Rory McIlroy called the situation "amateur hour". Jordan Spieth said it was a "joke". Rickie Fowler opted for "laughable". There was no reason to disagree.
In a controversial and somewhat baffling decision, the USGA informed US Open winner Dustin Johnson on the 12th hole that a would-be rules infraction from seven holes earlier would be reviewed after Johnson's round, whereupon he could be assessed a one-shot penalty had the potential to change the result of the championship. Fortunately, it didn't.
On the fifth green, Johnson took some practice strokes, then floated his putter behind the ball for an instant, whereupon the ball barely, almost imperceptibly, moved. Johnson called in a rules official and seemed to state that he didn't ground his club, which would have resulted in a penalty had the ball moved after getting set.
https://t.co/Gya6sNgK1V If he hit the ball w/his putter it would roll forward not back to him ...wind...
No penalty— Steven Lisacki (@Lizak187) June 19, 2016
The rules official agreed that Johnson hadn't grounded his club and the incident was forgotten until a USGA official informed Johnson on No. 12 that there would be a review of the situation after the event. At the time, Johnson, who had a rules violation that cost him a chance at the at the 2011 PGA Championship, was up two strokes.
World No. 1 Jordan Spieth and world No. 3 Rory McIlroy both took to Twitter to express their dismay at the treatment of Johnson.
Lemme get this straight.. DJ doesn't address it. It's ruled that he didn't cause it to move. Now you tell him he may have? Now? This a joke?— Jordan Spieth (@JordanSpieth) June 19, 2016
This is ridiculous... No penalty whatsoever for DJ. Let the guy play without this crap in his head. Amateur hour from @USGA— Rory McIlroy (@McIlroyRory) June 19, 2016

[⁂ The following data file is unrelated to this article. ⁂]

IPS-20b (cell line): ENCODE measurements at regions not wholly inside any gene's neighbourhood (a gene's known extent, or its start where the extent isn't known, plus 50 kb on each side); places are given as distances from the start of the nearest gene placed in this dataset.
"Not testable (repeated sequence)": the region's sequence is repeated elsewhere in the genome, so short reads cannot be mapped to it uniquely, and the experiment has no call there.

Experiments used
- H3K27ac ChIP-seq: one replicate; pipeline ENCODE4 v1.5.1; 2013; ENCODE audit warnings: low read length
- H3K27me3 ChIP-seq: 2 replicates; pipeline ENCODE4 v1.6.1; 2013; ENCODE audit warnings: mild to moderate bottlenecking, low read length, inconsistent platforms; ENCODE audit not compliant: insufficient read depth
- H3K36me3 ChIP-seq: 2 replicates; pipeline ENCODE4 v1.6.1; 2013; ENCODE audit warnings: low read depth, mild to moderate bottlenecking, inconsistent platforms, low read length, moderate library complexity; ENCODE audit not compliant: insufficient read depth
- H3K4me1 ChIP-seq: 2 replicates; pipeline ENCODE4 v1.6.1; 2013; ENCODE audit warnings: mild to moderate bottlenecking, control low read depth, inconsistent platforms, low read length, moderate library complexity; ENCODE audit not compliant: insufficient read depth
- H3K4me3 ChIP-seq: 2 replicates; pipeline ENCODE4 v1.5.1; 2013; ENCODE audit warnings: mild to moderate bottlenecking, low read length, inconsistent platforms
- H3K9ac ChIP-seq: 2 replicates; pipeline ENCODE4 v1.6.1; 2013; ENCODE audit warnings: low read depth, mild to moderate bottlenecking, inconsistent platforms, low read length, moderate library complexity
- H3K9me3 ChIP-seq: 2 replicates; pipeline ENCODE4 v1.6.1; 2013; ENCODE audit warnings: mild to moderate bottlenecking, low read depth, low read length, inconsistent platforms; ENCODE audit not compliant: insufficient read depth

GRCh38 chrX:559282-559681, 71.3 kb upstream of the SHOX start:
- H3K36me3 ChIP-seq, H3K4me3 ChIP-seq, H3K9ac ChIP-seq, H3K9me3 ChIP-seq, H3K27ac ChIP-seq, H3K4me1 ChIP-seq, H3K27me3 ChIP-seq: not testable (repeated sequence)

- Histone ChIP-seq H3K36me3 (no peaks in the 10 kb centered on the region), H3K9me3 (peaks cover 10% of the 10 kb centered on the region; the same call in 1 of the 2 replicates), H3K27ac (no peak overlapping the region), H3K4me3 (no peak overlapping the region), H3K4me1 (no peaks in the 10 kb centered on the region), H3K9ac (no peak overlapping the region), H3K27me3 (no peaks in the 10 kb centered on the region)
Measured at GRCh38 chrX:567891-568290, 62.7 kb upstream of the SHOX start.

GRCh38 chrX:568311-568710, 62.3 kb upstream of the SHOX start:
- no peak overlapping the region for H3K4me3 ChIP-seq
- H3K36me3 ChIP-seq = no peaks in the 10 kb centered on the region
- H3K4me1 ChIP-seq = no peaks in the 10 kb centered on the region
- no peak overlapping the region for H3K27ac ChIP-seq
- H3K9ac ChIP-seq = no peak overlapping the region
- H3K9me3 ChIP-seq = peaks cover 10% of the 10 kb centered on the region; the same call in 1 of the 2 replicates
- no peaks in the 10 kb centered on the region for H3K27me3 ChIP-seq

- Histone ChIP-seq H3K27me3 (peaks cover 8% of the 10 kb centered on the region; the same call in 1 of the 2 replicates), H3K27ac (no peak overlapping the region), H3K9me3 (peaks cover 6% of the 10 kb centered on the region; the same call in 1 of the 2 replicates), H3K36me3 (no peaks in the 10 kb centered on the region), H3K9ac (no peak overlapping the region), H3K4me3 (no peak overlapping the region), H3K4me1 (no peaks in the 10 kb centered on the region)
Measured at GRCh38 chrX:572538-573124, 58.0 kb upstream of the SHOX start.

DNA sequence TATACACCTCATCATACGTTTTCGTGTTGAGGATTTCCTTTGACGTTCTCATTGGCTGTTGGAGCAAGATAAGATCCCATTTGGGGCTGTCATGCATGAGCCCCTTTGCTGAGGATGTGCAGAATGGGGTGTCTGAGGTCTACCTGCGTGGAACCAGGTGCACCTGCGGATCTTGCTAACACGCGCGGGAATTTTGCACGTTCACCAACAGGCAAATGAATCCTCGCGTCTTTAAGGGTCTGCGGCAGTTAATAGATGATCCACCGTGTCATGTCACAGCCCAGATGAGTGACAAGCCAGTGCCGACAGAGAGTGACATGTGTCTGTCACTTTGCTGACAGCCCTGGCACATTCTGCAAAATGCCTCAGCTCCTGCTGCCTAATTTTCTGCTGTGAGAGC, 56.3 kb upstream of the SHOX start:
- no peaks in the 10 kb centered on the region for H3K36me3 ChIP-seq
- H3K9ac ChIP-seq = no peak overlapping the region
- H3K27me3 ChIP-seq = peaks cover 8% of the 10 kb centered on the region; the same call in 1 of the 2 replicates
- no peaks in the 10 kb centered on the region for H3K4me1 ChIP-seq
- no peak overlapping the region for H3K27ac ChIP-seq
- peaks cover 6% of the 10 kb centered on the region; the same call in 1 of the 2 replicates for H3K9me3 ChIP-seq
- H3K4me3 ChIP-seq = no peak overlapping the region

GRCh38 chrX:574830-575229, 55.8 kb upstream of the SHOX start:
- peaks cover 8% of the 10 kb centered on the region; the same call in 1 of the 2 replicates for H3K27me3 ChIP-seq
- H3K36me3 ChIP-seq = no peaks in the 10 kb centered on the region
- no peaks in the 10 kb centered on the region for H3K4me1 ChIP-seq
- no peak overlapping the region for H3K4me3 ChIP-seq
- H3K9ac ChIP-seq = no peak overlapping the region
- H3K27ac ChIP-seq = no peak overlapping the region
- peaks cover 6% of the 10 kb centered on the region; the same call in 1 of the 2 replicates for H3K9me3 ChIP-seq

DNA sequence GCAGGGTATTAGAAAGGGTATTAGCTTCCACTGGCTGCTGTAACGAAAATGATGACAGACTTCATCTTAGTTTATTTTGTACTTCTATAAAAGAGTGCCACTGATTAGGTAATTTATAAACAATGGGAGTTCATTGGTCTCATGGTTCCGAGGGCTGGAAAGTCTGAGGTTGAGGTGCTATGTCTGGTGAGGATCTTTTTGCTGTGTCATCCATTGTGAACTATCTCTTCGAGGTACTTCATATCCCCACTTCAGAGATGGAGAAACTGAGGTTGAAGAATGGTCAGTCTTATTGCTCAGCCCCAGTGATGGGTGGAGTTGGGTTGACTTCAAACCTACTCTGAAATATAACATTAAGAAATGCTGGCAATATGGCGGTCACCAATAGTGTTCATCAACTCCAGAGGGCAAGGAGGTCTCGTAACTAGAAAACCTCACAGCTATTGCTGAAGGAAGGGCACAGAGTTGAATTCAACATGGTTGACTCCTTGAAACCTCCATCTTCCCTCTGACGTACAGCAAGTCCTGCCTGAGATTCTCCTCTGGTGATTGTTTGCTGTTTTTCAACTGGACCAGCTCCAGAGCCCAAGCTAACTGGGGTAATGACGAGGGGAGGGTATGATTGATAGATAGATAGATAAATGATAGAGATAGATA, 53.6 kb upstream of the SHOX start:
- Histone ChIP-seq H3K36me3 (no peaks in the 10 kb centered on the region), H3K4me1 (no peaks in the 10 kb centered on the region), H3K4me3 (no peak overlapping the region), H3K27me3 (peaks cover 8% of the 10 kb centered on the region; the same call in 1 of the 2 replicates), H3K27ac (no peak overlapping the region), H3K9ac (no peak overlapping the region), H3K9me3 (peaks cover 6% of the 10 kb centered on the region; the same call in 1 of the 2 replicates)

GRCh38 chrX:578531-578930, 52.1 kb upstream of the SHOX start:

Jeff Hall, the USGA official who informed Johnson of the possible violation, defended the decision in an interview with the Fox broadcast team, saying that it was only fair for the USGA to tell a player on the course there was a chance he might be penalised after the round.
That way, the player could make decisions about his round knowing that his score might be different (if Johnson thought he was tied, he might lay up on the reachable par-4 No. 17. If he knew there was a possibility he could be one behind, he might try to drive the green).
Of course, the obvious retort is that if you don't know what's going to happen, how can you plan for anything at all? Either assess the penalty or don't. There's no need to wait.
It should be simple: Johnson consulted a rules official walking with his group. That rules official gave the OK that no penalty was committed and that no penalty should be assessed. Voila. That's it. Situation over.
But golf is a sport that loves its rules and has seen a strict interpretation and adherence to all of them. They have cost a player The Masters because he signed an incorrect scorecard. It's had players lose tournaments because viewers at home called up to report violations they'd seen upon replay. Johnson missed a playoff because he didn't know a rule about grounding in a type of bunker.
Luckily for Johnson, the kerfuffle didn't have any impact in the end, as he blocked out everything around him to win the trophy, finishing at five-under for the tournament.
He shot a final round 69 - including the penalty - to finish three shots ahead of Jim Furyk, Shane Lowry and Scott Piercy.
Johnson erased a four-stroke deficit and finished with a birdie at the last to capture his first major title at Oakmont.
The world No. 6 took the lead with two birdies on the front nine as overnight leader Shane Lowry faltered.